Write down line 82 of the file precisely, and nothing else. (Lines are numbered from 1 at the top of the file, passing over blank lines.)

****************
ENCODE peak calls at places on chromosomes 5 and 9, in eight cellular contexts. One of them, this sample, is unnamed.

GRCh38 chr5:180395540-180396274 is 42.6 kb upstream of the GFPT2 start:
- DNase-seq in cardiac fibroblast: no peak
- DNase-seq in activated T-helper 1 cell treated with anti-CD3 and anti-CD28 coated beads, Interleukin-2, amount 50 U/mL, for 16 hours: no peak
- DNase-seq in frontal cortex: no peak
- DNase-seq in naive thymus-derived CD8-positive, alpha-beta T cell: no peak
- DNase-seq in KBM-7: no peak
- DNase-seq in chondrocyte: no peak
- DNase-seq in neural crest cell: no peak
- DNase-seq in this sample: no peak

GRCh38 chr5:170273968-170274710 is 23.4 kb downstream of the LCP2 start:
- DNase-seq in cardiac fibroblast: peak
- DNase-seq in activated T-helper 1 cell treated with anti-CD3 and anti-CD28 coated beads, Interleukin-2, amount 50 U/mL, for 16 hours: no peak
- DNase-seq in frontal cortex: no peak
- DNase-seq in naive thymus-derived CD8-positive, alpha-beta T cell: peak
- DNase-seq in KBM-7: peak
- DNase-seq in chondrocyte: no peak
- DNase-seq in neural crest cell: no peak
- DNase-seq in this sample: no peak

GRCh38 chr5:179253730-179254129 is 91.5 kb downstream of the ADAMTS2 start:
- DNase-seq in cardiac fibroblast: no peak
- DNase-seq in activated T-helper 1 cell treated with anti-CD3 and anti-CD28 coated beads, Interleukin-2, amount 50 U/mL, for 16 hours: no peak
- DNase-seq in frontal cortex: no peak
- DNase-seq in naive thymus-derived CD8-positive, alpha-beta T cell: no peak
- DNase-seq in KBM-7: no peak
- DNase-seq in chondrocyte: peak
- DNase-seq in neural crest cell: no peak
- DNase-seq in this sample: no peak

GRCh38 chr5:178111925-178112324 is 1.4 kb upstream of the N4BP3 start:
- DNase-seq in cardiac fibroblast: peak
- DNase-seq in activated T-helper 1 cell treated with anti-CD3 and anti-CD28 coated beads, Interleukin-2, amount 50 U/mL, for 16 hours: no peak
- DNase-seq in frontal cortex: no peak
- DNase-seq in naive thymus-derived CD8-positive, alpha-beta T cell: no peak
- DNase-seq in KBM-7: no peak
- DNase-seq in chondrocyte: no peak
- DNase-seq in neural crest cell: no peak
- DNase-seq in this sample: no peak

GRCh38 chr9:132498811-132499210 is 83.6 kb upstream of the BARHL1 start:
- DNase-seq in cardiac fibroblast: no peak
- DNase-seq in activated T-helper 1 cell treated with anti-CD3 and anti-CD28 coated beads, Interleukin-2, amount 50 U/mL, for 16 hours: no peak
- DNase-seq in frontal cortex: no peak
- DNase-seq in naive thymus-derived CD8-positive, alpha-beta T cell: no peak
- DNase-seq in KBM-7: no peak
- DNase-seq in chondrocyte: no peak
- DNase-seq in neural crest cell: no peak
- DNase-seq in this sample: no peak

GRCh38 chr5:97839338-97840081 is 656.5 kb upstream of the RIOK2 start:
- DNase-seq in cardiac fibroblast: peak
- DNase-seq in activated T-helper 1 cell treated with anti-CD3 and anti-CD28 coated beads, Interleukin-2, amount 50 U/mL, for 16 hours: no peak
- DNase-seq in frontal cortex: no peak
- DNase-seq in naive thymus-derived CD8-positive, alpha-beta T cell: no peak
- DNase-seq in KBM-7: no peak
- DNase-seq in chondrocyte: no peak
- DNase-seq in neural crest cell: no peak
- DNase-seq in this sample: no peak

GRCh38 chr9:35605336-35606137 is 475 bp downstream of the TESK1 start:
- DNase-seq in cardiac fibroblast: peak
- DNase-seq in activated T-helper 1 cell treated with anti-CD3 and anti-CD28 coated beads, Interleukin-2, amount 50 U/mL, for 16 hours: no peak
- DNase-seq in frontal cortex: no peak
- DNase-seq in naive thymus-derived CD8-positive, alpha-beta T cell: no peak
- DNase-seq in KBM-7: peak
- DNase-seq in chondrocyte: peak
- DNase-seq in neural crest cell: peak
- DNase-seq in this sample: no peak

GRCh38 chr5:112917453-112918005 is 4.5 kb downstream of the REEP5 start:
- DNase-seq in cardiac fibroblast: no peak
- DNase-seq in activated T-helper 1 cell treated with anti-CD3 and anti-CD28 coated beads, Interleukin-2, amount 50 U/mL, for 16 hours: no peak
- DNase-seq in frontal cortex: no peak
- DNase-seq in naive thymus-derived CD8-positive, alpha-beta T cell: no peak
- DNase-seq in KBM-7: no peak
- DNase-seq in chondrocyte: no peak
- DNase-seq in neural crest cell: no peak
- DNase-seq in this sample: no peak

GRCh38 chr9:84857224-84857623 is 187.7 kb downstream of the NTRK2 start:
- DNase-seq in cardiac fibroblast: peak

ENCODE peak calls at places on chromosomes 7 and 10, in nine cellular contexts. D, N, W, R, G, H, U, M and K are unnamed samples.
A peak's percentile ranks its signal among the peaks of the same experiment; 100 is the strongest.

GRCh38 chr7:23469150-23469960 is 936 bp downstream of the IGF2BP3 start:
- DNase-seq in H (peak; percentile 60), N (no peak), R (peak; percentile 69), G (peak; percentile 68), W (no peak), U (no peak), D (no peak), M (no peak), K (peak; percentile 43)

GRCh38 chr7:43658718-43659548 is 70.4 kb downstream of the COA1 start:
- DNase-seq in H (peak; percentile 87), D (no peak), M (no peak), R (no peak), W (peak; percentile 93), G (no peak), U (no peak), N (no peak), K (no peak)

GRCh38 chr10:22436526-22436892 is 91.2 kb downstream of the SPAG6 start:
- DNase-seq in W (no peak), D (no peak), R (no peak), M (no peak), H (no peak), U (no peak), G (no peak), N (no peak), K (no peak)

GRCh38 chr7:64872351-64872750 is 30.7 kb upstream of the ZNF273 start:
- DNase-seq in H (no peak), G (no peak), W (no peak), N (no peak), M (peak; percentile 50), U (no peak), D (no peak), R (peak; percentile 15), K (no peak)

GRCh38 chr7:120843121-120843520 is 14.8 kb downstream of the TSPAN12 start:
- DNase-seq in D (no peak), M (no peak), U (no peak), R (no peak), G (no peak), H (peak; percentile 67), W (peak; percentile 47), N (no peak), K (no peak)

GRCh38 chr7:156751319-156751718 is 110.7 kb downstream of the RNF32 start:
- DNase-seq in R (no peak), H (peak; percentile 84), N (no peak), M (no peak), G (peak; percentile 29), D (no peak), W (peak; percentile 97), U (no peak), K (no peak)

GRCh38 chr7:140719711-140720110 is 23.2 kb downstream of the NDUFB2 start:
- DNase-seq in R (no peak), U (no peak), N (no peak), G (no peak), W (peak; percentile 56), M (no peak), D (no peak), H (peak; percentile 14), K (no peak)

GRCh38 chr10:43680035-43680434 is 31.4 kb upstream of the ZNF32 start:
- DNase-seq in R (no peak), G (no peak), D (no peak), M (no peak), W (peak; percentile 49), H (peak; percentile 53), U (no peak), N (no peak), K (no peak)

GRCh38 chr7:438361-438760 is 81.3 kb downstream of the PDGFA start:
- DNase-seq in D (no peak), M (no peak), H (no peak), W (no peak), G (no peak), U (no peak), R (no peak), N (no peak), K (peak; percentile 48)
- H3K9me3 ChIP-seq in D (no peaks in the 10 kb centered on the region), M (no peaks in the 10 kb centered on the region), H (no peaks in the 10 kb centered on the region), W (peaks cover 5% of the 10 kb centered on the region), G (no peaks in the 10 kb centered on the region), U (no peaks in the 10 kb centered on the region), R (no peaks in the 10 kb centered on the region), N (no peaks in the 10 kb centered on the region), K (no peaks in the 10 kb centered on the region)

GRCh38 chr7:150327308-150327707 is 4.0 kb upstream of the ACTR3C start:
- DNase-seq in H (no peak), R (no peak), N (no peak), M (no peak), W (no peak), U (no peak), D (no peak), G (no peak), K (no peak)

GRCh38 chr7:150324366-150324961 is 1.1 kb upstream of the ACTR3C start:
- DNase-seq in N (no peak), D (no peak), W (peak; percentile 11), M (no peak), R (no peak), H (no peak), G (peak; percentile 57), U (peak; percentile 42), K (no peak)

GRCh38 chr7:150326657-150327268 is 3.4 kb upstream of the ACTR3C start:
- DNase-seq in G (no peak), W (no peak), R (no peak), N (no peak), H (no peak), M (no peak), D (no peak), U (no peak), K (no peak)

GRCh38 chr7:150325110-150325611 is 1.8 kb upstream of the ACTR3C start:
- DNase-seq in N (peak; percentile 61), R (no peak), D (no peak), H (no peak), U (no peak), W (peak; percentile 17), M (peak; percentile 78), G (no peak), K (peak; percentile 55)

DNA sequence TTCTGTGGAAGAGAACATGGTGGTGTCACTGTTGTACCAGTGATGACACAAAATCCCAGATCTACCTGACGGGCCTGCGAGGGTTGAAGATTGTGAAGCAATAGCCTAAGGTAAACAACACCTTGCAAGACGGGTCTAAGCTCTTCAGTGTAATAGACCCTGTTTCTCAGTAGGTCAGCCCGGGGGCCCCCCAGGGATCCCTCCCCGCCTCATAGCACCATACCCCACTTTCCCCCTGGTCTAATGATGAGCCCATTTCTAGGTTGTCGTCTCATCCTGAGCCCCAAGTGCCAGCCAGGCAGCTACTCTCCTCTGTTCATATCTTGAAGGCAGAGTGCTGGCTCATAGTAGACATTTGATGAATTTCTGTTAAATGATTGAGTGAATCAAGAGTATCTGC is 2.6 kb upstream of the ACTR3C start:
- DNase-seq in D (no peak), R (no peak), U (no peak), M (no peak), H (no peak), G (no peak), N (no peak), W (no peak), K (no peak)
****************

GRCh38 chr10:22436526-22436892 is 91.2 kb downstream of the SPAG6 start: